Apparently, what happens in London stays in London. At least that's one of the conclusions you can reach based on the results of a customer-satisfaction survey just released by Harris Poll: Only 15% of JPMorgan Chase
This is good news for both the bank and its investors: As big as that event was to the media (as it should have been; the bank lost more than $5 billion on the bungled trade), the news seemingly never made it far enough down the line to infect the bank's retail clients, which account for a significant $415 billion of JPMorgan's total deposits.
They love me, they love me not
The other big takeaway from the poll is that Chase just flat-out beat its competition from an overall customer-satisfaction perspective. Here's how each scored:
- JPMorgan Chase: 59/100
: 57/100 (NYSE: C)
Bank of America
: 57/100 (NYSE: BAC)
: 56/100 (NYSE: WFC)
Four years out from the financial crash, in the face of regulation that has changed how banks can make money, as well as just an overall depressed world economy in which not nearly as much business is being done, U.S. banks are scrambling to keep the revenue rolling in. For the superbanks, like JPMorgan, Bank of America, and Citigroup, retail is going to need to play an increasingly bigger role in doing that. So the more they can keep mom-and-pop depositors happy, the more money will keep rolling in: hence, the better for both banks and their investors. Well done then, Jamie Dimon. Other CEOs, take note.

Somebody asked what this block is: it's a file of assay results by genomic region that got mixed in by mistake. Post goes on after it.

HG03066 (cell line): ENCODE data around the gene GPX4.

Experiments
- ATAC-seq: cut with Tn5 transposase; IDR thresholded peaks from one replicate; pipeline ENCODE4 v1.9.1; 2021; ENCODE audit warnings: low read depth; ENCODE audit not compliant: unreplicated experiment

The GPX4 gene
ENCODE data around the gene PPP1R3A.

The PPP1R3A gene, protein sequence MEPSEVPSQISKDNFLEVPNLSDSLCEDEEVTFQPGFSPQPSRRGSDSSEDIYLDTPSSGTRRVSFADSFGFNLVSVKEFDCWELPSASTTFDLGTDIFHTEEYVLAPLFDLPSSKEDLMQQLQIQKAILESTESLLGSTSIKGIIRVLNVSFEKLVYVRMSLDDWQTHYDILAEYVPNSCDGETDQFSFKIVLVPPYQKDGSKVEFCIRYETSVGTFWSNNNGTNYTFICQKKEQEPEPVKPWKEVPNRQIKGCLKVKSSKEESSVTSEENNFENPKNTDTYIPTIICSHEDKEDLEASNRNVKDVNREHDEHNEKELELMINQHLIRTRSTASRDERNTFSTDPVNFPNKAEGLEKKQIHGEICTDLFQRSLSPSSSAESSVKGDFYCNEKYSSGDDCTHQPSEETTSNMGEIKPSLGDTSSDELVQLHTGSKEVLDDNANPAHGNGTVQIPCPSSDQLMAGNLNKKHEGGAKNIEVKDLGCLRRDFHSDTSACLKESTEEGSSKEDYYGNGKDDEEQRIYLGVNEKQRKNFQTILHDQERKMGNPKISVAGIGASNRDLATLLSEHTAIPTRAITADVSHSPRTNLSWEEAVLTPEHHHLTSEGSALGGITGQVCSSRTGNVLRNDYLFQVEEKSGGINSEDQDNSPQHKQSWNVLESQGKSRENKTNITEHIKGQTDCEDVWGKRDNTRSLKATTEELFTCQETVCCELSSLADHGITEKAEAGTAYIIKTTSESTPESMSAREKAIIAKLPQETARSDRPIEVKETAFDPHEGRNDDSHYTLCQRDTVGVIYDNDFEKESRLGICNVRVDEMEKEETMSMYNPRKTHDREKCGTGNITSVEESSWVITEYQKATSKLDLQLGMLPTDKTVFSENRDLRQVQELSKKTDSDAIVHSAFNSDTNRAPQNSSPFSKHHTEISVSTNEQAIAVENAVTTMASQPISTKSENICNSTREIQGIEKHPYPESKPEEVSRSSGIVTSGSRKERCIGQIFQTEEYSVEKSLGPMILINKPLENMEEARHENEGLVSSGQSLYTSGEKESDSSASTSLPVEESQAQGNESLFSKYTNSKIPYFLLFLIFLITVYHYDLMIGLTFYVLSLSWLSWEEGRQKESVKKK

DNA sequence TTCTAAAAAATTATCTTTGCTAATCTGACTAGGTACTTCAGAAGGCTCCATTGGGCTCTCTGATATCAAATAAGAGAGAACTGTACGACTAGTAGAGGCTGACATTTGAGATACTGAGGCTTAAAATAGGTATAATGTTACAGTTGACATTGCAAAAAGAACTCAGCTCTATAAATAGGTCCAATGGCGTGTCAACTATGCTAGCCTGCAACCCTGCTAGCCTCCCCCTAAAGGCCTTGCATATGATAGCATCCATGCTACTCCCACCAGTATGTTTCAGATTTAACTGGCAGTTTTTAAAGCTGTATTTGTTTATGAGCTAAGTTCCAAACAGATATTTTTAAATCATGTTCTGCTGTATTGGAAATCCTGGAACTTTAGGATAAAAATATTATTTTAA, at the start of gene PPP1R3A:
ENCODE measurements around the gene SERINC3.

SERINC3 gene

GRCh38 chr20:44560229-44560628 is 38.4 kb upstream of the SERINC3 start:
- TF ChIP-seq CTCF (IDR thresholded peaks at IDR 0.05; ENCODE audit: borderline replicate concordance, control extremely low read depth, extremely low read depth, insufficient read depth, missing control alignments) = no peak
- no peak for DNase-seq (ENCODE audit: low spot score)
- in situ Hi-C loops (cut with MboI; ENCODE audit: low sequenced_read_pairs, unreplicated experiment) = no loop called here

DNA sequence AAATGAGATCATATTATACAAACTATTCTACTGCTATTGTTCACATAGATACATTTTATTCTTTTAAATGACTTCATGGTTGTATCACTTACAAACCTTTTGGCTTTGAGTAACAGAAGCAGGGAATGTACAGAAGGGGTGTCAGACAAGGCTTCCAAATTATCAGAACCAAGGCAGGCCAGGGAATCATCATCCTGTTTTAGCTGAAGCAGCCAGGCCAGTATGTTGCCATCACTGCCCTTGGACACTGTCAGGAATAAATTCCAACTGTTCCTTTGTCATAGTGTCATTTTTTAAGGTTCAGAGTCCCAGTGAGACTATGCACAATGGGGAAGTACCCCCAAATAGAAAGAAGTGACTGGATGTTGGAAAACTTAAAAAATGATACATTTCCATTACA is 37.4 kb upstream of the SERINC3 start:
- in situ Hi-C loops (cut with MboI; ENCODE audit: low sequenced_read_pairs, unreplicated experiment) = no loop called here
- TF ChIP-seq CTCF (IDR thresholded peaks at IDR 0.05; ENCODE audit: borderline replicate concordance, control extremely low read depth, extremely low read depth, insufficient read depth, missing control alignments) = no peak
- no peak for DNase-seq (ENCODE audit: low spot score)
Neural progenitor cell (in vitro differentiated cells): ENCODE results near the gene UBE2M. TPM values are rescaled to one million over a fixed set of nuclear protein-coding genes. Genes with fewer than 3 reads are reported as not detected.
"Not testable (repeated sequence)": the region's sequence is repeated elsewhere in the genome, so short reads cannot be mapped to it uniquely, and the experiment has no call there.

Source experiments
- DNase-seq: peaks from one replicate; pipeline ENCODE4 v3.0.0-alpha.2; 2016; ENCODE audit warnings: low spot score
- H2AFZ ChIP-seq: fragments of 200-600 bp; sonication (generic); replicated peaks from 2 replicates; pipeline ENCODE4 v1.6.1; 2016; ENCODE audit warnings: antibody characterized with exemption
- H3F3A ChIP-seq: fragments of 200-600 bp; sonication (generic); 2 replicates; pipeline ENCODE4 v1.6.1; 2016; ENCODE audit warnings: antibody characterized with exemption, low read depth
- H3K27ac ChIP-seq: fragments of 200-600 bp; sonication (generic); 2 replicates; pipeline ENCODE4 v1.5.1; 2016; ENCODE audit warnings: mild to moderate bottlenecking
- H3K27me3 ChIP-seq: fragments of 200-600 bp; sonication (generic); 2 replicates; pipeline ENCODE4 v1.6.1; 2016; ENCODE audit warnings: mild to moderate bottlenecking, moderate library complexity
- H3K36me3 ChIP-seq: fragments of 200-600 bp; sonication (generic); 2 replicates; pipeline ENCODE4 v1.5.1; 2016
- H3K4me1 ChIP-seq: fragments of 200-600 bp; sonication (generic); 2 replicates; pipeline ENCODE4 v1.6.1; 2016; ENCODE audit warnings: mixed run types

Speaking of the devils, The Motley Fool has just published an in-depth company report on Bank of America, one of the country's most talked-about banks, detailing its prospects along with three reasons to buy and three reasons to sell. Just click here to get access.
Fool contributor John Grgurich just likes to say "speak of the devil" whenever he can, but owns no shares of any of the companies mentioned in this column. Follow John's dispatches from the bleeding edge of capitalism on Twitter @TMFGrgurich.
The Motley Fool owns shares of Citigroup, Bank of America, JPMorgan Chase, and Wells Fargo. Motley Fool newsletter services have recommended buying shares of Wells Fargo. The Motley Fool has a delightful disclosure policy. We Fools may not all hold the same opinions, but we all believe that considering a diverse range of insights makes us better investors. Try any of our Foolish newsletter services free for 30 days.